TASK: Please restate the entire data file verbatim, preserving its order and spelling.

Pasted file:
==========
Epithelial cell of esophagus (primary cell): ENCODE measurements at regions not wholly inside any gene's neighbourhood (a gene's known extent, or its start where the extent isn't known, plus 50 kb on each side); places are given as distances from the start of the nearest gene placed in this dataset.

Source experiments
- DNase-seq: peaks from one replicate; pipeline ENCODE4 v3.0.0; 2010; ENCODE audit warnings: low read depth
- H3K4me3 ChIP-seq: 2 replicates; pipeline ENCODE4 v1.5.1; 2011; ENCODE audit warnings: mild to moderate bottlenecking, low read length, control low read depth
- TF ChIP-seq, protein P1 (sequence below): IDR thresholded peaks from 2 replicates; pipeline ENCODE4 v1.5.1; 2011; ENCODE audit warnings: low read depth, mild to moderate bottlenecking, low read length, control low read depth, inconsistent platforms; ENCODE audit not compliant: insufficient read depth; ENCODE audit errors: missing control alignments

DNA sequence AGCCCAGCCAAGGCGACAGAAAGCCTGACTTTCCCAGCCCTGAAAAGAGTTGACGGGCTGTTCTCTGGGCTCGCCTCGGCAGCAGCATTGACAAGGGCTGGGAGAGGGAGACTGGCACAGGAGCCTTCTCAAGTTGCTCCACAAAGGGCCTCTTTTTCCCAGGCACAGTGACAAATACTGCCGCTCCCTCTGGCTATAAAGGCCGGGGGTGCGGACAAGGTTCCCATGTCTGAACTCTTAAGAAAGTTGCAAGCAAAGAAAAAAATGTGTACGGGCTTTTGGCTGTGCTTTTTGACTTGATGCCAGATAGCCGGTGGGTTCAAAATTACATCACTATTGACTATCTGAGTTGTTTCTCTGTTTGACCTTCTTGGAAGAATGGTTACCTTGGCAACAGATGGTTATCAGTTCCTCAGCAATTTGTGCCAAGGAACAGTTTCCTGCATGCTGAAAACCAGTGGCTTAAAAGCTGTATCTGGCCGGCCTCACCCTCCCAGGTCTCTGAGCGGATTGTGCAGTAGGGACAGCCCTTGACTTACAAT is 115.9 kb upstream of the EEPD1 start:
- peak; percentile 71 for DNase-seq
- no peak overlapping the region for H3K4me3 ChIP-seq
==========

Epithelial cell of esophagus (primary cell): ENCODE measurements at regions not wholly inside any gene's neighbourhood (a gene's known extent, or its start where the extent isn't known, plus 50 kb on each side); places are given as distances from the start of the nearest gene placed in this dataset.

Source experiments
- DNase-seq: peaks from one replicate; pipeline ENCODE4 v3.0.0; 2010; ENCODE audit warnings: low read depth
- H3K4me3 ChIP-seq: 2 replicates; pipeline ENCODE4 v1.5.1; 2011; ENCODE audit warnings: mild to moderate bottlenecking, low read length, control low read depth
- TF ChIP-seq, protein P1 (sequence below): IDR thresholded peaks from 2 replicates; pipeline ENCODE4 v1.5.1; 2011; ENCODE audit warnings: low read depth, mild to moderate bottlenecking, low read length, control low read depth, inconsistent platforms; ENCODE audit not compliant: insufficient read depth; ENCODE audit errors: missing control alignments

DNA sequence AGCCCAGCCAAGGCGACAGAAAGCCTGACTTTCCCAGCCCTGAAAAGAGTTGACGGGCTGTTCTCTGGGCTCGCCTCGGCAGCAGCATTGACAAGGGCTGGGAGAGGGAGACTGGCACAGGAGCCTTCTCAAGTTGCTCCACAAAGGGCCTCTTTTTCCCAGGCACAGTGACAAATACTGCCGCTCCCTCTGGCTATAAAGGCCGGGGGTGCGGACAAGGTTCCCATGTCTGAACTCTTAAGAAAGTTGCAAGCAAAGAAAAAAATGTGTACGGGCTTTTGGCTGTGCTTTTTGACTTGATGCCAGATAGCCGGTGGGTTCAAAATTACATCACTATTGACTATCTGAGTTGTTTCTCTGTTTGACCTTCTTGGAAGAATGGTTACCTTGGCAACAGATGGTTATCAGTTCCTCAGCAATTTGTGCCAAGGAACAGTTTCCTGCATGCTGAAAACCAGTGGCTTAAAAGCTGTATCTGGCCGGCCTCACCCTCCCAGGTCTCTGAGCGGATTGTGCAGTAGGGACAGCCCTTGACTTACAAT is 115.9 kb upstream of the EEPD1 start:
- peak; percentile 71 for DNase-seq
- no peak overlapping the region for H3K4me3 ChIP-seq